Ch'ang Hon Taekwon-do Hae Sul
Real Applications To The ITF Patterns Vol: 1
The new book by Stuart Anslow
Foreword by Iain Abernethy
In recent years we have seen an ever growing number of
martial artists re-evaluating all aspects of their training.
Whereas once people would practise without ever
questioning or testing the information received, today’s
martial artist wants to fully understand their art. They
want to know why the techniques are performed as they
are, they want to understand how to correctly apply the
techniques, they want to understand the origins and
development of their art, and they want to know how to
brining it all together to make the art work.
This new questioning approach to the martial arts has
brought innumerable benefits to all the martial arts and
their practitioners. For practitioners of traditional systems,
a key benefit has been the growing number of people
revaluating the role of Kata, forms and patterns. In many
modern schools the forms are used as physical exercise,
art for art’s sake, an internal quest for perfection, or even
as a “refuge” for those who wish to avoid the martial side of the arts. But is that all they have to offer? Surely, as a key part of the martial arts, they must have a combative function?
As a karateka, it always seemed obvious to me that there must be a reason why the formulators and developers of karate insisted that kata were the key to the art. The formulators of karate were fighting men who would have had little time for activities that didn’t directly enhance fighting skill. It is my view that the kata are wholly about recording combative methods and all other “uses” for kata – worthwhile as some of them may be – are modern “spin offs” and not what the kata were created for.
My own training and research led me to the conclusion that it is within the kata that the true martial art is found. Study of the kata reveals the close-range strikes, chokes, strangles, throws, grappling, limb-control, locks and a whole host of combative methods that make karate a holistic and pragmatic art. Without an understanding of kata, all the modern martial artist has left is a hollow shell of the original art and the techniques of modern sport. Many others have shared my experience and interest in the combative applications of the kata is growing all the time. People are simply no longer content to practise a “partial art”.
I’ve written four books on kata application and made around 20 DVDs on the subject. One of the great things about producing such material is that they have brought me into contact with many other martial artists who have also written, or are writing, books to share their approaches to kata application. For me, it’s really exciting to see all this great information being openly shared and made so widely available!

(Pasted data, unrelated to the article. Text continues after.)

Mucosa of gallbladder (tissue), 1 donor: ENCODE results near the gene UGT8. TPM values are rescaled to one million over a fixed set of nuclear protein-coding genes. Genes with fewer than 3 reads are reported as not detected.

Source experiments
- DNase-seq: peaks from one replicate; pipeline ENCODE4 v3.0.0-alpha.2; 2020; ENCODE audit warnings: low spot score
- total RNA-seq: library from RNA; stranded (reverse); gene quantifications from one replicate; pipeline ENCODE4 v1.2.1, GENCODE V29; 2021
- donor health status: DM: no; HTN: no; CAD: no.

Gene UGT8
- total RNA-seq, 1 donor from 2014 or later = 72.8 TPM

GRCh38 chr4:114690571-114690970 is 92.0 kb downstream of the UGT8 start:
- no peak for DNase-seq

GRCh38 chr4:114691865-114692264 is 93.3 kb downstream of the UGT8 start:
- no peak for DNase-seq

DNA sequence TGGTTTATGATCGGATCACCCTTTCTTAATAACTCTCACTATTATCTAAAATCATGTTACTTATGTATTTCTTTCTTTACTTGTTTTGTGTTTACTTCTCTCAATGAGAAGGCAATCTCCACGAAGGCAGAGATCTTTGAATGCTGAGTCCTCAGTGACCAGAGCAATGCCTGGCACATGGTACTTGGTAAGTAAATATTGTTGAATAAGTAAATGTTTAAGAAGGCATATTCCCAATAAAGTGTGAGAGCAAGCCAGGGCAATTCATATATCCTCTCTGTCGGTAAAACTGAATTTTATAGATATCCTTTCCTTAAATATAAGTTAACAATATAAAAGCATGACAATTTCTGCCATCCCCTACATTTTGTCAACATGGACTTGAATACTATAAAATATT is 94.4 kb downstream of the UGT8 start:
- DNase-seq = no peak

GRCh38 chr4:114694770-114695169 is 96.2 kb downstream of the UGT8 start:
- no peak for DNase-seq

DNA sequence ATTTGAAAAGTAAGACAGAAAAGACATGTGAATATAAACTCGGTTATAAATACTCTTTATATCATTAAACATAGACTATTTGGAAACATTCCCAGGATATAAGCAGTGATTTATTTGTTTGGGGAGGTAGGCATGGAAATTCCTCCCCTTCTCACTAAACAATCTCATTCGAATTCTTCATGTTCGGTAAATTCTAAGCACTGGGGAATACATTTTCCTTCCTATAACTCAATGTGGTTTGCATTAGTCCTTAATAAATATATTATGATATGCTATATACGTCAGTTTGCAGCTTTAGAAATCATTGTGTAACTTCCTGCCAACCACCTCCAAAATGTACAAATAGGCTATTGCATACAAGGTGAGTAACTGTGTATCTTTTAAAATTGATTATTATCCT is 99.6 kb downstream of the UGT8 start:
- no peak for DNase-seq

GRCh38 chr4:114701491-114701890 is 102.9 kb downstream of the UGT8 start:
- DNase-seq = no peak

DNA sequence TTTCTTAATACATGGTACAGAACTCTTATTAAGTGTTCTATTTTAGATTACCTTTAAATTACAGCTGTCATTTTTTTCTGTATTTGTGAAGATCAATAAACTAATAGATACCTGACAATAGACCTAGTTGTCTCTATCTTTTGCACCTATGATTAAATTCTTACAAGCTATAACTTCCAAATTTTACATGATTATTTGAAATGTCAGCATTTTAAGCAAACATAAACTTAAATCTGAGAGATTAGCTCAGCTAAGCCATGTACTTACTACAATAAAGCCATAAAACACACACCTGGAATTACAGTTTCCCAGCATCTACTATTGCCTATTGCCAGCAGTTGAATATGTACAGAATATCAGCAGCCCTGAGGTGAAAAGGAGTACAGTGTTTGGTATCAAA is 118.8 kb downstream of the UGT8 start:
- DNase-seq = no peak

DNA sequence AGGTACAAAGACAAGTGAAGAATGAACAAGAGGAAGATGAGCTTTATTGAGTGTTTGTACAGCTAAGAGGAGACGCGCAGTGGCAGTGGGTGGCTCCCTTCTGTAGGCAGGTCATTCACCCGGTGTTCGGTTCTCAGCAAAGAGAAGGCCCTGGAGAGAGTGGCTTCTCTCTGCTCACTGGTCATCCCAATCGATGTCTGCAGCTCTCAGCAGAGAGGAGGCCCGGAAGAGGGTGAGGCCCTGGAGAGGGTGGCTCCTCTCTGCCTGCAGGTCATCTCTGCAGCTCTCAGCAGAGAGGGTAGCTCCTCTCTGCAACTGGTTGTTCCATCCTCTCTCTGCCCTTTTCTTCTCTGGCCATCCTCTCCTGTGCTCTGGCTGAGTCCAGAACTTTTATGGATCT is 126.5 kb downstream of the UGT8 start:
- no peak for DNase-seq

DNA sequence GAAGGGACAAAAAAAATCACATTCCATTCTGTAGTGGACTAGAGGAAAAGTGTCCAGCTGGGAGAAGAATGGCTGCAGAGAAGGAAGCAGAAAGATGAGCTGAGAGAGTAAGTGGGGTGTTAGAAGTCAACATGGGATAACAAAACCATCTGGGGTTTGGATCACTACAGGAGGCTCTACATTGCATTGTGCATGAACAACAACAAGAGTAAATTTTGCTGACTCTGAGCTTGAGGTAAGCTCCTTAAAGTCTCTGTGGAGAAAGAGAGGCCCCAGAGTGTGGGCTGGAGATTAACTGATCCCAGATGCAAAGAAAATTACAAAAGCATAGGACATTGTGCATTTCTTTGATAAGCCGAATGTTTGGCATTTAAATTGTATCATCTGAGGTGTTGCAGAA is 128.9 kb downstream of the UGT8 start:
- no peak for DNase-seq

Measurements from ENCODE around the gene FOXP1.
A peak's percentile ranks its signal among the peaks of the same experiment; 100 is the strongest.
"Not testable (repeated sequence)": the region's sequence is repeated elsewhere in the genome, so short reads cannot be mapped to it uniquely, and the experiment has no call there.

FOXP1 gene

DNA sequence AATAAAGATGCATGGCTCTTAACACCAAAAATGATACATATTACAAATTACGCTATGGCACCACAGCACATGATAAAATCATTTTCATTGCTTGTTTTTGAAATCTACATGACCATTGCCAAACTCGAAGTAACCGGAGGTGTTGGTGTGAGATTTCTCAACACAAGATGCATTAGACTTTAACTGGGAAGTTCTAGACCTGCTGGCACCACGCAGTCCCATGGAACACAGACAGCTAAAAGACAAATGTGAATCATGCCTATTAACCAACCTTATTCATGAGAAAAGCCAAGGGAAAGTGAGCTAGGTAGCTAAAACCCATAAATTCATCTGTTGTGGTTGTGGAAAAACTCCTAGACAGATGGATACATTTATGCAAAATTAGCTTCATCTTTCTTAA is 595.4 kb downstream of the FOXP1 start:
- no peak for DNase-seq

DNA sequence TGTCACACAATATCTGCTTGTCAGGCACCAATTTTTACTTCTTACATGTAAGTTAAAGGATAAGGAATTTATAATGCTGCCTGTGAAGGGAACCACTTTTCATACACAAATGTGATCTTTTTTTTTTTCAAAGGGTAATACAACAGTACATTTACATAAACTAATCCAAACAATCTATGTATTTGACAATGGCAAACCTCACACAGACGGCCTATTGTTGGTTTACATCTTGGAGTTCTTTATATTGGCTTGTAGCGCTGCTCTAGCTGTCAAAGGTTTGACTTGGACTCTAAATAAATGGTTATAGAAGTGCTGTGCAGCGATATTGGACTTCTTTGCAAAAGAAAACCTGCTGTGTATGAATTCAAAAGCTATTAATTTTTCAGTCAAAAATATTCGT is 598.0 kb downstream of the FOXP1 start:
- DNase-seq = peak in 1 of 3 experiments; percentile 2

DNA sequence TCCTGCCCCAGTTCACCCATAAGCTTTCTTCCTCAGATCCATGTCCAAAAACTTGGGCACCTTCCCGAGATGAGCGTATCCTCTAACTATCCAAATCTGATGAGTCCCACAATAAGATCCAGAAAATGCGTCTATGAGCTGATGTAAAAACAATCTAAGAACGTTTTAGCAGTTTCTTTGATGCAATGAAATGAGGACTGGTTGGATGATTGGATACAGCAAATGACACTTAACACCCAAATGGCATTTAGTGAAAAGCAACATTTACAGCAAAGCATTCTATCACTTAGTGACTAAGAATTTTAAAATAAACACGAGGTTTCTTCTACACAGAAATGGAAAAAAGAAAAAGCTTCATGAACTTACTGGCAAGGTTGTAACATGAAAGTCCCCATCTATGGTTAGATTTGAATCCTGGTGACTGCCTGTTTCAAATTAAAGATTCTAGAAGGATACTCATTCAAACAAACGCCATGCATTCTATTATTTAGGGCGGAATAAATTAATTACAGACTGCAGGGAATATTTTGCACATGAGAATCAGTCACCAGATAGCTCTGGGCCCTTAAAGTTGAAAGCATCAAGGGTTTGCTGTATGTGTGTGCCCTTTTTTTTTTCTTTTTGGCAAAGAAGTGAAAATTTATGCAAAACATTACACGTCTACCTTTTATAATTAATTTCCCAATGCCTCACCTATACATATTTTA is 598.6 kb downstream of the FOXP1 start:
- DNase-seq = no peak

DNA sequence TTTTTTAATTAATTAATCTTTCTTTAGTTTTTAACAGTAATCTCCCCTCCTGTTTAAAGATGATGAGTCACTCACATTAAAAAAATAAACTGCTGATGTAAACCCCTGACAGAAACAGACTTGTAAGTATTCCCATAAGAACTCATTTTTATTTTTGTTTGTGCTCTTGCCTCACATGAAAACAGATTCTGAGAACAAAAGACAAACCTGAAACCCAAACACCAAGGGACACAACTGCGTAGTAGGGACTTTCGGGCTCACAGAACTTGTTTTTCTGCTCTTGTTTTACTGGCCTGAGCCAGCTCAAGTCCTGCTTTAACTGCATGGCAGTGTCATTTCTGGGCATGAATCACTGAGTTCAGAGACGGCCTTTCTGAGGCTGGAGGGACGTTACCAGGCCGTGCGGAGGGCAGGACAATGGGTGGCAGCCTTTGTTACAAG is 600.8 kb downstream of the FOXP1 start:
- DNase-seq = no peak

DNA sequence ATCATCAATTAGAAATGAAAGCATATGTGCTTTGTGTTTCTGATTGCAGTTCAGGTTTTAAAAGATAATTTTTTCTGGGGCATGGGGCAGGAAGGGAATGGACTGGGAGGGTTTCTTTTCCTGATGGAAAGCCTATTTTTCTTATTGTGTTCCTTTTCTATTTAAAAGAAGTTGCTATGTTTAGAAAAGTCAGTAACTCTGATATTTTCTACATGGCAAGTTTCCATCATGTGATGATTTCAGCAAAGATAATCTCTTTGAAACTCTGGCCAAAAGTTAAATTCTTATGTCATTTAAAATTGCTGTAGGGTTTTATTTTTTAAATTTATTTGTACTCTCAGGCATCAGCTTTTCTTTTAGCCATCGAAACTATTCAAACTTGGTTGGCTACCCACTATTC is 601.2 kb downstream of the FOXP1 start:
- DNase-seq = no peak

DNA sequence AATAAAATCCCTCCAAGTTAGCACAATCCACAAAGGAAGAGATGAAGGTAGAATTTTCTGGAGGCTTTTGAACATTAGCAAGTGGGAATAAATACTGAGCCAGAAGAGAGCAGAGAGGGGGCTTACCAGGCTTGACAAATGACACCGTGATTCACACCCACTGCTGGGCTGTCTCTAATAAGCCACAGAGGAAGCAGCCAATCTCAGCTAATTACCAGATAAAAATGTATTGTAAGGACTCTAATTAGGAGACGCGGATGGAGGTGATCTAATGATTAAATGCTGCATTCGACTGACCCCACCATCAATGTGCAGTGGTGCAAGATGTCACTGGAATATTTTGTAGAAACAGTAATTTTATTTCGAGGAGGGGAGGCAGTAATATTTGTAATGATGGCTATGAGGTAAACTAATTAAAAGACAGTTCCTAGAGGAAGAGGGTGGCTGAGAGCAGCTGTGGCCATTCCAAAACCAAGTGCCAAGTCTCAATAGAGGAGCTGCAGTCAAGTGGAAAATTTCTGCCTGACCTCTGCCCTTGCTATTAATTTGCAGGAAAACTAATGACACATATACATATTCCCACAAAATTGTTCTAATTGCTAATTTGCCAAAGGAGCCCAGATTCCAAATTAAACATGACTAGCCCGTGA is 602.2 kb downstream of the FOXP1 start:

Due to the rise in a questioning approach to the martial arts, and the increasing availability of information, there has never been a better time for those who practise kata to understand just what they were created for and how the information recorded in them can be extracted and used in combat.
My own martial background is firmly grounded in traditional karate. To the uninitiated, karate is considered to be a single martial art with a uniform way of doing things. The reality, however, is that “karate” is a coverall term for a wide range of combative systems originating from Okinawa. Whilst the traditional karate systems have a great deal in common, they also have many differences.
One of the key differences between the many karate systems is the kata that they use and the way in which those kata are performed. Thankfully, there are many experienced karateka, from a wide range of the styles, exploring kata application. This has meant that there is a good amount of quality information available on almost all karate systems, karate kata and their many variations. However, sadly there is still relatively little information available on the application of the Taekwon-do patterns. Taekwon-do practitioners who have an interest in the application of the patterns sometimes therefore find themselves having to adapt the karate applications to fit their forms. This is obviously not ideal.
Karate and Taekwon-do have some common ground (the Shotokan karate system being one of Taekwon-do’s roots) and therefore the information available on the karate kata will have some relevance to the motions in the Taekwon-do forms. However, Taekwon-do has its own unique forms, and its own unique way for performing the movements that make up those forms. It is for that reason that books such as this one are so very important. Books like this one have a great deal to offer Taekwon-do practitioners as they will allow them to access parts of their art which would otherwise remain locked away within the patterns. Stuart Anslow is to be congratulated for sharing his approach to Taekwon-do patterns in this way. By doing so, he is doing a great service to Taekwon-do practitioners and the art itself.
Reading through the pages of this book makes it abundantly clear just how much thought, time and effort Stuart Anslow has put into examining the ITF patterns. Not only does this book detail applications for the motions within these patterns, it also explores the background to each form and, perhaps most importantly, it also details the thought process
that gave rise to the applications shown. Stuart has a clear and engaging writing style and the book is beautifully presented. I feel certain that this book will have Taekwon-do practitioners looking at their patterns from a new angle and with renewed enthusiasm. Ch’ang Hon Taekwon-do Hae Sul should be in the library of all practitioners of ITF Taekwon-do. Read on, learn and enjoy!
Iain Abernethy 2006
5th Dan Karate (British Combat Association and Karate England).
Over 350 pages
17 Chapters (plus 7 Appendix’s)
Over 1,600 pictures and photographs, Soft Cover*, with perfect binding, 8.5" x 11", approx weight 900g